“Now i realize some of them go through Jewish family services and other entities, but if they can’t take them, then these migrants are let go in San Diego County at transit stations and things like that.”
Minority Humanitarian Foundation, a nonprofit in San Diego that helps migrant families confirmed to KPBS that migrants released by U.S. Customs Border Patrol were not being tested for COVID-19.
The non-profit said dozens are dropped off daily at local transit stations.
The San Diego County Board of Supervisors also voted 3 to 2 in favor
of a program that will provide legal representation for immigrants facing
Advocates for San Pasqual Academy are still working to keep the foster youth facility open, as the state is trying to close its doors.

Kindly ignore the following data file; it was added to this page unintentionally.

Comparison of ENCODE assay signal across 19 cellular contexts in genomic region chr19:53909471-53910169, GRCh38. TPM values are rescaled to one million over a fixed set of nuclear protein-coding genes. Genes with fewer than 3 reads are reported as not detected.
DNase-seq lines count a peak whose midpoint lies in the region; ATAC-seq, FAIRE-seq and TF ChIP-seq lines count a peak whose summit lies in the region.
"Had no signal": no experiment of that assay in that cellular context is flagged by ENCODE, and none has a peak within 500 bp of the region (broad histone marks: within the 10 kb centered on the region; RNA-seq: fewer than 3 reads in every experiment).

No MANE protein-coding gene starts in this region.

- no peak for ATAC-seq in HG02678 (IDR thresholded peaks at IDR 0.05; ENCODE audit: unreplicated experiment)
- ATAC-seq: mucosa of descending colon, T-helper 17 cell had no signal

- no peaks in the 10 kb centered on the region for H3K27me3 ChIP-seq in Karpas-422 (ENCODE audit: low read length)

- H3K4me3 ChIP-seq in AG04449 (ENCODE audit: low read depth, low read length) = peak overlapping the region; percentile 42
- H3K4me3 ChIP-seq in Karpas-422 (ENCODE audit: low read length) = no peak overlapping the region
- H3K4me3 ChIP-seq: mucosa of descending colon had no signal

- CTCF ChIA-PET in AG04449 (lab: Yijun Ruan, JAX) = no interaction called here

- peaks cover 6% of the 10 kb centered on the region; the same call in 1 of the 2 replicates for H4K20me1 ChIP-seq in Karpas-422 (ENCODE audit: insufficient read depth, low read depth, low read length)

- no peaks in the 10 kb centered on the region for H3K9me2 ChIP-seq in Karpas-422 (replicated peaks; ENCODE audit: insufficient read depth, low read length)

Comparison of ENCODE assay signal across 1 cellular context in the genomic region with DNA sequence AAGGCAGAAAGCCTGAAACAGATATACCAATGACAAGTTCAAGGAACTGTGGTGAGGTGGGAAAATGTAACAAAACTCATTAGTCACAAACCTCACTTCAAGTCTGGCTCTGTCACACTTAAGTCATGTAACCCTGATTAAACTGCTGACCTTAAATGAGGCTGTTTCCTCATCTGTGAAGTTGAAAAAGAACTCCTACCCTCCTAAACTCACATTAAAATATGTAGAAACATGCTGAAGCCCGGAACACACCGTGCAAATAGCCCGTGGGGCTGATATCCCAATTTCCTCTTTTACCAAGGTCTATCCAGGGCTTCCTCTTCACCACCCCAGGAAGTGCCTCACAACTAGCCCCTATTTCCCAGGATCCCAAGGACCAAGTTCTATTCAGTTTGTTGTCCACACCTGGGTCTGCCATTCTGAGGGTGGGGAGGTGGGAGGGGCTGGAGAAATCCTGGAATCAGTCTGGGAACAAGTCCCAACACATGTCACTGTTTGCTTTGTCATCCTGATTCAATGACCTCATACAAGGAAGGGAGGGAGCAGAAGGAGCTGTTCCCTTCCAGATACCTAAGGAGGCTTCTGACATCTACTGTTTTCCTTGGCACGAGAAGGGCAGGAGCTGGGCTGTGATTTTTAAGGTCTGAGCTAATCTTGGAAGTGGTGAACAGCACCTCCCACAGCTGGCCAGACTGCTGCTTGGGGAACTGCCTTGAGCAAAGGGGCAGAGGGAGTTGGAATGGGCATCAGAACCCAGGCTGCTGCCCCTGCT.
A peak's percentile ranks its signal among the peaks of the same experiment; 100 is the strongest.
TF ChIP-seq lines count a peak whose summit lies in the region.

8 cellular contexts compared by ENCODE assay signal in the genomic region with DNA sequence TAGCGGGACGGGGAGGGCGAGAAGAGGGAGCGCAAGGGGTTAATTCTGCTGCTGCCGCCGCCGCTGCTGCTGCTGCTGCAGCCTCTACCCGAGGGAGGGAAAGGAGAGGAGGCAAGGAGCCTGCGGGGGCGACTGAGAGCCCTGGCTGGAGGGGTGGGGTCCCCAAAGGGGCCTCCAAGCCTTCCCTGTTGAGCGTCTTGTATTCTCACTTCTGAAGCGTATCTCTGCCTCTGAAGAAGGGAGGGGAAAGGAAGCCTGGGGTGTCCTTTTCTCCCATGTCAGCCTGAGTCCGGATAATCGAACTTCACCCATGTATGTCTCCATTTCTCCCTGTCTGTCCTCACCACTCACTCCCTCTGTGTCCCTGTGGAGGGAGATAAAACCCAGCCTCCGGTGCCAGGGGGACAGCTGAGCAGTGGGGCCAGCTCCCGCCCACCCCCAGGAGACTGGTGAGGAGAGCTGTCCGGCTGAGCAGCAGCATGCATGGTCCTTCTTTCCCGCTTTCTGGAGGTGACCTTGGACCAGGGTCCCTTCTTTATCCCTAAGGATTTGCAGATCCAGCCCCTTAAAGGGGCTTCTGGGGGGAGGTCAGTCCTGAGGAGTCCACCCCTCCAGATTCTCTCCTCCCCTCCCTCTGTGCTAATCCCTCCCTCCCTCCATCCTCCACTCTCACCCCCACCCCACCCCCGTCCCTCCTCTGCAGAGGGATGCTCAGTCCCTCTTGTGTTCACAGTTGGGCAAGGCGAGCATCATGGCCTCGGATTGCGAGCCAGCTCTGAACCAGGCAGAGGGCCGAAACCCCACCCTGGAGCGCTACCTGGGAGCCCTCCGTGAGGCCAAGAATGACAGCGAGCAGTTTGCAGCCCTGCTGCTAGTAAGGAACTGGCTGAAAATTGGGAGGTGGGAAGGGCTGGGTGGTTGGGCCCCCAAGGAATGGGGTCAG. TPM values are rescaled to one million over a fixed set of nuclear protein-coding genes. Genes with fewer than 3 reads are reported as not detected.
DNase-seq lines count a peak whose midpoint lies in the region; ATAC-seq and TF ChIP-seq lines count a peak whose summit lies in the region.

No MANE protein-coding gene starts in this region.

KPBS North County reporter Tania Thorne tells us for that to happen, the county and academy supporters must agree to terms that not everyone finds agreeable.
Tucked in the hills of rural Escondido near the Wild Animal Park sits San Pasqual Academy, a one of a kind residential educational campus for foster youth.
But in March, the state of california informed the facility that their program would be ending in October.
REV. SHANE HARRIS/SAN PASQUAL ACADEMY
“So we kick this set of youth out, the youth we are responsible for, the dependents of the state and of the court, many of them who have no family , we put them out of their home.”
Shane Harris and other advocates for the Academy have been fighting to extend the program until June 20-22.
In order for that extension to happen, the County and the Academy must agree to a set of conditions that the state has sent in a letter.